I became employed again. I began volunteering at the front desk one day a week at the Carmel studio and subsequently began practicing several times a week – the Carmel studio had been open for several months, and is a lot closer to my home and work. I was feeling great. Then I suffered heartbreak at the beginning of February.
My relationship ended, and I was crushed. I didn’t know what to do with myself. So I started going to yoga six days a week. On the seventh day (Wednesday), I worked the front desk. Yoga was the only thing that got my mind off of my heartbreak for an hour and a half a day. Each time I went to the mat, I felt uneasy; uneasy about where my life would be without this person I loved so very much, what was the next step, how was I going to get through this.
The great thing about yoga is this – every day, I show up on my mat expecting the unknown. I have no idea what sequence of poses my teachers will present. I never know where it will lead. Then one day it clicked – life is full of unknowns, just like my practice. I’m okay with going to the mat not knowing what’s going to happen…I can be okay with life throwing its unknowns at me. That truth set me free.
I apply my practice to daily life in so many ways. If I feel myself getting anxious or angry, I start my throaty Darth Vader yoga breathing (the “technical” term is ujjayi pranayama) and I instantly feel calm. Joseph Snider, one of my wonderful teachers who is now in Colorado, would say in practice, “The most advanced yogi isn’t the one who can do each pose perfectly; it’s the one who can smile through even the most difficult of challenges. It’s the one who can fall out of a pose and laugh about it.” When something difficult or challenging happens, I smile and take it as it comes. If I fall, I laugh about it. I thank Joseph for that.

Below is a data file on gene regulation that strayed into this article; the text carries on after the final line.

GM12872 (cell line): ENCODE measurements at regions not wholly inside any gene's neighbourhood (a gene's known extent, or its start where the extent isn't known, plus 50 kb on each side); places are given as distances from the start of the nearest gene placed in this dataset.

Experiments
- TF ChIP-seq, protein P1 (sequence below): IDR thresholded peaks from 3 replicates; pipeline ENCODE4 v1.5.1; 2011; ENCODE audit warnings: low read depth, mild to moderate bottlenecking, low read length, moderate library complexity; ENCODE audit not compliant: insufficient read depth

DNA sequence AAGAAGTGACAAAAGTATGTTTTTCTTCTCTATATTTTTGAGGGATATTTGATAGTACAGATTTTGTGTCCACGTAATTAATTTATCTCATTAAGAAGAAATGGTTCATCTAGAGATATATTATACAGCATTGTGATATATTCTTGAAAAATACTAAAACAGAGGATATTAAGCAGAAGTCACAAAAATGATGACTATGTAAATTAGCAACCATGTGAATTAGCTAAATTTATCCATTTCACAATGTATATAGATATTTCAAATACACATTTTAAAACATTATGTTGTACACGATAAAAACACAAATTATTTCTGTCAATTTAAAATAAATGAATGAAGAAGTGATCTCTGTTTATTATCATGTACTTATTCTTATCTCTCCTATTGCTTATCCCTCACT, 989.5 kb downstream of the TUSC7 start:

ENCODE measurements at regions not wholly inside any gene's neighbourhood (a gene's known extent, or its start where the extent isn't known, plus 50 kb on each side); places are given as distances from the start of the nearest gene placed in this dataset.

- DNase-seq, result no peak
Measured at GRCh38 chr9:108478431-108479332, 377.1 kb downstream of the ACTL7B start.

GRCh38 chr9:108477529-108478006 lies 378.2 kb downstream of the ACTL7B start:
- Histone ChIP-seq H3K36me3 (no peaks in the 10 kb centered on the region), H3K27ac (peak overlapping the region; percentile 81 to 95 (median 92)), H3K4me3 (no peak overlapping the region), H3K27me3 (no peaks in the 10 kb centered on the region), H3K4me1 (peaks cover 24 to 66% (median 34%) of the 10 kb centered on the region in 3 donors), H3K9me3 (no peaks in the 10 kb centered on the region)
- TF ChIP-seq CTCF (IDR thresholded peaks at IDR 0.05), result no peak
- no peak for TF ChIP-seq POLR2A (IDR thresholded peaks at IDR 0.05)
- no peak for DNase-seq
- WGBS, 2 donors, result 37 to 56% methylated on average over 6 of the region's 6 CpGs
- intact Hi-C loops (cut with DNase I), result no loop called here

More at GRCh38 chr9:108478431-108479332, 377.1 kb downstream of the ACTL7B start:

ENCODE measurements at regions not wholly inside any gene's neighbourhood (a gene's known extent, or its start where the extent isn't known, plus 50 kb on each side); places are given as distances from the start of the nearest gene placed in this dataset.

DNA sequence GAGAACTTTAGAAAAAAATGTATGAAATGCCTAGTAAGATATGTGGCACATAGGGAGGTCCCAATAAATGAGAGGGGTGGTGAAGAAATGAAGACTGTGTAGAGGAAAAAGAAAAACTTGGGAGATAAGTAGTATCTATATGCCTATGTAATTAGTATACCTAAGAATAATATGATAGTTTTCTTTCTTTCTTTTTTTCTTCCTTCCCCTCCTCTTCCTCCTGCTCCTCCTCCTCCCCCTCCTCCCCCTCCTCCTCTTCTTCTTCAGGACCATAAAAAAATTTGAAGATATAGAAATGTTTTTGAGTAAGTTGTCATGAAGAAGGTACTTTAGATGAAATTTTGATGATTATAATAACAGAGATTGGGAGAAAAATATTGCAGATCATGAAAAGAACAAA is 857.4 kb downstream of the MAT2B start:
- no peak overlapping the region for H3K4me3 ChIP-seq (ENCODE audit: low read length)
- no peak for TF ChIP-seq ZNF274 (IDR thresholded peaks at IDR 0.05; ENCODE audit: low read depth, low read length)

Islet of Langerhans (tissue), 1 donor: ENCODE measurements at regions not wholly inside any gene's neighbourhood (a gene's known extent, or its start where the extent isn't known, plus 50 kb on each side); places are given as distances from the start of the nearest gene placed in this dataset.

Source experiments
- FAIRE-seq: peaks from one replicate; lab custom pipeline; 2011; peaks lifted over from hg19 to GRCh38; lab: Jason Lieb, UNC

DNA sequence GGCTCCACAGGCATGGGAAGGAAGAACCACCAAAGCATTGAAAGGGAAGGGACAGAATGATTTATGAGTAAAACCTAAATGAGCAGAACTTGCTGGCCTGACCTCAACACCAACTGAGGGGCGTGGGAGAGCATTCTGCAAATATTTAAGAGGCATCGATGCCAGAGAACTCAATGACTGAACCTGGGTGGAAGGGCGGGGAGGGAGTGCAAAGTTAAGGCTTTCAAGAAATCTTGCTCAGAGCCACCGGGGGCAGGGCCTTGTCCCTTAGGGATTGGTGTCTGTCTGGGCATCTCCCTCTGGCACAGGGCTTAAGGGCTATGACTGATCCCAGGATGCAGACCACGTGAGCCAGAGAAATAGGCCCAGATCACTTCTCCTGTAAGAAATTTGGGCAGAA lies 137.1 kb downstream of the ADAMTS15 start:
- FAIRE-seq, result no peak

Three and a half months later, I look at myself and see an entirely different woman. Physically, I’m 20 pounds lighter, totaling 50 down since January of last year. I have muscles, and a core that is starting to show itself. I can do poses I didn’t think were possible, like crow and bird of paradise. I am more physiologically connected to myself than I’ve ever been. Mentally, I’m happier than I think I’ve ever been in my entire life. I’ve discovered who I am; identity crisis averted. I am a yogi who is the cutest Dutchorican you’ll ever come across. I have much love for yoga, hip-hop, food and life.
I look back now and realize this heartbreak was ultimately the catalyst for connecting me with my practice, much like it did for my friend a few years back. I can’t thank him enough for that experience. Because had I not gone through it, I’m not sure I would be writing this.
Everyone seeks a connection to a physical practice in some way, whether to become healthier, for aesthetic purposes, or for meditative benefits. It’s amazing that for 15 years, I dabbled in and out of yoga…and now I have the connection I so desperately sought…a meditative, physical practice that connects my body with my breath. I am thankful for my experiences that led me to Be Yoga. I am thankful for Be Yoga helping me to advance me in my practice in more ways than I can express through words. And, I am forever grateful for my practice.